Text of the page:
Monday, November 12, 2007

oh iPe!


iPhone UK launch wasn’t the marketing triumph many expected. Further thoughts to come but let me point you to a few interesting articles:


From personal experience, there's certainly no supply side issues with plenty of stock available but is this actually a good thing for leading edge technology? Is categorising the iPhone as "leading edge" even appropriate?


For all the bad press (and there has been plenty), I'd trade in my p990 in a heartbeat for one if it was financially viable.

1 comment:

Michael P said...

Another reason that the launch may not been as successful as hoped could be due to the fact that the iPhone can only be bought (officially) for the O2 network.

This seems a bit strange for a couple of reasons.
1)restricting the phone to one network artificially reduces the size of ones market, most people have signed up to contracts with their mobile supplier, (with a trend heading towards 18 month contracts), and leaving that contract in order to get the iPhone would add an extra cost to the consumer.
2) The choice of network is a strange one, with O2 usually being associated with a young price sensitive crowd. O2 have been big sponsors of reality TV shows aimed at the younger generation, and their price plans are aimed at those who tend to be price sensitive. Whilst In contrast the iPhone is really aimed at a non price sensitive consumers who want to be at the height of technology, but is done through a network provider that specialises in cheap call plans.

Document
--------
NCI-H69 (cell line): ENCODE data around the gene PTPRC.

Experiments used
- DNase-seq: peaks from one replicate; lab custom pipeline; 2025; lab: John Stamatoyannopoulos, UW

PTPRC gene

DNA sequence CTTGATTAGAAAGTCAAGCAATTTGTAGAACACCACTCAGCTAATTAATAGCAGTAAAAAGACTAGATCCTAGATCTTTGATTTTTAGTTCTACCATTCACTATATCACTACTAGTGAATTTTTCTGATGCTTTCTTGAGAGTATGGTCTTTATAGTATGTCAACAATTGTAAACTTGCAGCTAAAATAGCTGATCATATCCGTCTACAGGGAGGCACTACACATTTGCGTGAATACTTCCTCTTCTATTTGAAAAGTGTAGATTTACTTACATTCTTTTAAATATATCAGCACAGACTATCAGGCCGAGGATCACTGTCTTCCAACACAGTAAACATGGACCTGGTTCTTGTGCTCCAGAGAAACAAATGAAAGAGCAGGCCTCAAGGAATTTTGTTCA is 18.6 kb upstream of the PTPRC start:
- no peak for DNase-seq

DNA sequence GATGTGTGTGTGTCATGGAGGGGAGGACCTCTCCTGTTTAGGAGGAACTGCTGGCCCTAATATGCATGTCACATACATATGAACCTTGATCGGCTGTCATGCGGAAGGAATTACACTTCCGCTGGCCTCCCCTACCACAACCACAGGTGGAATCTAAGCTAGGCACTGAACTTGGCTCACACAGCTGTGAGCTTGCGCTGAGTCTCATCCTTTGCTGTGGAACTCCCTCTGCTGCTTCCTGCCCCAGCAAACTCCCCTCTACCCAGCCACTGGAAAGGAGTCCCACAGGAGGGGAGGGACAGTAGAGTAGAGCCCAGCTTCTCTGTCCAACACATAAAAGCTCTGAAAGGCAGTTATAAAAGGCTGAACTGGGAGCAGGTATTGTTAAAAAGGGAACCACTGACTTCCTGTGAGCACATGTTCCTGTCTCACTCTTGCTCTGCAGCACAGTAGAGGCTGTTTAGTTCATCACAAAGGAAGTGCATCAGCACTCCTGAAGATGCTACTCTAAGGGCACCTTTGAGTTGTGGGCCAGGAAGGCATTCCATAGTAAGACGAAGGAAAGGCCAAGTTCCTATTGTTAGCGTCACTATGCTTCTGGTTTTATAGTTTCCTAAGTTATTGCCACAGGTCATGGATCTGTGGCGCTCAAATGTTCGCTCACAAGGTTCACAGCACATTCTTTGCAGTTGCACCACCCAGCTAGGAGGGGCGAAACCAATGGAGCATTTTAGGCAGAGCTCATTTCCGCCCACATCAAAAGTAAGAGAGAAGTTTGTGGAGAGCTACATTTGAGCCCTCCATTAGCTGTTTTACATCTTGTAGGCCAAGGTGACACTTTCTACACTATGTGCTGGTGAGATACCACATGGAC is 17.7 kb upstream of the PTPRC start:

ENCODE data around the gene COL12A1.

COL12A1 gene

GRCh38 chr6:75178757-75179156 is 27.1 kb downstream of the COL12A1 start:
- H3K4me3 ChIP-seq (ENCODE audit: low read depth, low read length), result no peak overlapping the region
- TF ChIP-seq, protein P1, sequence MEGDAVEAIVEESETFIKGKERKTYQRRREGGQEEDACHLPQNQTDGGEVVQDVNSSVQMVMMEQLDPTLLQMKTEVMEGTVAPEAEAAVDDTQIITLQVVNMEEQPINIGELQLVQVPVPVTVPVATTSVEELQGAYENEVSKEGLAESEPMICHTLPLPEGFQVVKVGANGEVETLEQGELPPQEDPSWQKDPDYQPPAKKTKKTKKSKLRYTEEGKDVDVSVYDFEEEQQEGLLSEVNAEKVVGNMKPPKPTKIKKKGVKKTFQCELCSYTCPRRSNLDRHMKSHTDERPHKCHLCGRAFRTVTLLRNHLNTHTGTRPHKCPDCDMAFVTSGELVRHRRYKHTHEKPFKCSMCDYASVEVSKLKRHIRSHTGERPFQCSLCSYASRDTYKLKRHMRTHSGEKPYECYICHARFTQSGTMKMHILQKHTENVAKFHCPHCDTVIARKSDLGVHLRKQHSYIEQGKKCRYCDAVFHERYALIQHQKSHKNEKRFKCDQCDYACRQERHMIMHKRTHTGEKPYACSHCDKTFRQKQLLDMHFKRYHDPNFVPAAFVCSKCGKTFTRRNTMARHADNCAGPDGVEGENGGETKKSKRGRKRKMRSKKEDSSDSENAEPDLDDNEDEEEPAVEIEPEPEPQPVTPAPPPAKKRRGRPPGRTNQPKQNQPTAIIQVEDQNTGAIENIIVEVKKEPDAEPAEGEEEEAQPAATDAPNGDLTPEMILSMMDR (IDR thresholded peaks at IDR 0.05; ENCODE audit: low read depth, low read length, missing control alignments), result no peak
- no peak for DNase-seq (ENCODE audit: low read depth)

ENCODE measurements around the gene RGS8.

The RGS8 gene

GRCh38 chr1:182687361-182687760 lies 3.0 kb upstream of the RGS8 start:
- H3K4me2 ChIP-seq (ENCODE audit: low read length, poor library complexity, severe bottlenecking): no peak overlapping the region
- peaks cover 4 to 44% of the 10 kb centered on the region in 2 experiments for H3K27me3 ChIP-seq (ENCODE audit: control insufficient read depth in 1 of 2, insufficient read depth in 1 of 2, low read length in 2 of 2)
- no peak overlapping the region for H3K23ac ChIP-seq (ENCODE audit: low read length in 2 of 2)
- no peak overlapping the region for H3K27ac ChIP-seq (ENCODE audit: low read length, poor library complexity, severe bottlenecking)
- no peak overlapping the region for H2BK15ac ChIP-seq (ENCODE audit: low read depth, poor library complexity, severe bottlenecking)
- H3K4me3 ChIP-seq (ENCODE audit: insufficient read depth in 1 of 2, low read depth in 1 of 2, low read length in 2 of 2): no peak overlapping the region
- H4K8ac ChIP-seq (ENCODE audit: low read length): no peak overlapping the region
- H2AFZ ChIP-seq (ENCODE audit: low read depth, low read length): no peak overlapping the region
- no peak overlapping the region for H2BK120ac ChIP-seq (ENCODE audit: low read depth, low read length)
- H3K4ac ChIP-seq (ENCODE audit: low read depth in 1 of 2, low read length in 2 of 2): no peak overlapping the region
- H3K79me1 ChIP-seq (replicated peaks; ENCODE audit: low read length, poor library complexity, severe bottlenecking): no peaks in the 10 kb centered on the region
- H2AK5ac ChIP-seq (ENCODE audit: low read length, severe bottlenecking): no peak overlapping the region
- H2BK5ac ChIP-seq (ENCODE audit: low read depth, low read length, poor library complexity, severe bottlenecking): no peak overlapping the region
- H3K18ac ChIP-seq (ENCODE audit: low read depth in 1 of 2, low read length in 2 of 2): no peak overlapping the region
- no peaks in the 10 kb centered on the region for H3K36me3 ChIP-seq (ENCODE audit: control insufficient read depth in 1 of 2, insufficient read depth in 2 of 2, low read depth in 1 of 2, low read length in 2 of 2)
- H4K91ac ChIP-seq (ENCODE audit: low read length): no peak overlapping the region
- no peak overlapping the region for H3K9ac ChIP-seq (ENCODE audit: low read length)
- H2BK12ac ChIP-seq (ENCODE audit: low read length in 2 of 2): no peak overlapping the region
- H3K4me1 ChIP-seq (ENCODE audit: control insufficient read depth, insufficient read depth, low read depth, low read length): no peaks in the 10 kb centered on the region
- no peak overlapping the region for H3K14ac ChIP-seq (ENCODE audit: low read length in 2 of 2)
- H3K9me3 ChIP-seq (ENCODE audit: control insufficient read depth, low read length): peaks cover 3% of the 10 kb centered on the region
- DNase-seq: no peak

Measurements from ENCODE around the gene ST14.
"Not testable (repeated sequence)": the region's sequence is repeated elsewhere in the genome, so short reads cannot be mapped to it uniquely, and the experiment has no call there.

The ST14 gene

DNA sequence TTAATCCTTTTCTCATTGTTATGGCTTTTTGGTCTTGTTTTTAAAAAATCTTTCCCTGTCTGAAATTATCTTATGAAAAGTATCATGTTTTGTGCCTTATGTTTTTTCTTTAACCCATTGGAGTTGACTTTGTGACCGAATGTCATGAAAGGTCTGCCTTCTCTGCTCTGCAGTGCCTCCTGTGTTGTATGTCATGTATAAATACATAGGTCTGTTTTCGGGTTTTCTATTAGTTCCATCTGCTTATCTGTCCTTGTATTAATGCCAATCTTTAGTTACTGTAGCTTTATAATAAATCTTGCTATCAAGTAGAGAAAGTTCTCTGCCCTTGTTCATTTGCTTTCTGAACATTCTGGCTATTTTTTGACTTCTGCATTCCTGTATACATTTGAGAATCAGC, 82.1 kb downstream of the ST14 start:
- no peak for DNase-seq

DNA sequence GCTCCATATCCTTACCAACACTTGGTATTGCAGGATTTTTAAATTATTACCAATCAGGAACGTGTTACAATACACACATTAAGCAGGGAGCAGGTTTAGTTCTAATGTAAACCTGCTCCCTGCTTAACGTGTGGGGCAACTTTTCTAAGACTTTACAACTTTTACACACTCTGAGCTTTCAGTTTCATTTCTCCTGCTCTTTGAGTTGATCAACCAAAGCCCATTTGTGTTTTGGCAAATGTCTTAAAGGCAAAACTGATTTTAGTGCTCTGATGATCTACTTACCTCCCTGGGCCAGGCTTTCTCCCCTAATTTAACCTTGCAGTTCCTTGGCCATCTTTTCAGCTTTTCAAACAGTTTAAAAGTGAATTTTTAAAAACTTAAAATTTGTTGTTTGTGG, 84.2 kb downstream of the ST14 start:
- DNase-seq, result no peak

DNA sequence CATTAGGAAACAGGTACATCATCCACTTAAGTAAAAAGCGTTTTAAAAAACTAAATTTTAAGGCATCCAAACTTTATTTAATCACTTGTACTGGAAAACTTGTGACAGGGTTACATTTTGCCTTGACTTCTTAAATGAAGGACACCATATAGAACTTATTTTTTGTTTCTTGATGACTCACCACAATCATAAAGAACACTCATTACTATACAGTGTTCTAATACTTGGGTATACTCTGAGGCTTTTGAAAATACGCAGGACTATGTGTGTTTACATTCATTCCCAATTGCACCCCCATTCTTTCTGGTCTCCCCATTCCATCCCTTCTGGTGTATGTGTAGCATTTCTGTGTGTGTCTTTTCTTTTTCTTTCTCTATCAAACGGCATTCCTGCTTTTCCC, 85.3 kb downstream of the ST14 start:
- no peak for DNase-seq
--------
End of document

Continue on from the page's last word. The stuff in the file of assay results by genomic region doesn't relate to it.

There may have been many a lucrative deal worked out in the background, and O2 may well be wanting to change it’s customer base, but restricting the iPhone to one network could prove to be a big mistake for apple. In a world where consumers are tied into long contracts that can prove costly to get out of, why artificially restrict your potential market? By the time potential iPhone consumers get out of their contracts with other network provides, the hype surrounding the iPhone would have died down, and there will have been a lot more user tests… the iPod when it first came out had a massive take up by the population, and even though there were a few problems with a couple of versions, and there was some negative consumer feedback, it’s uptake by then had already been so big as to guarantee the iPod a place in modern society (for the time being at least). By restricting itself to one network and artificially reducing it’s potential market apple have taken away it’s products potential to be a part of society before anyone has really had a chance to test it out.

let’s just hope the iPhone really is as good as it claims, that it is the technology of the future and that it will pass the user test… otherwise this could just be a good example for economist to use for what not to do.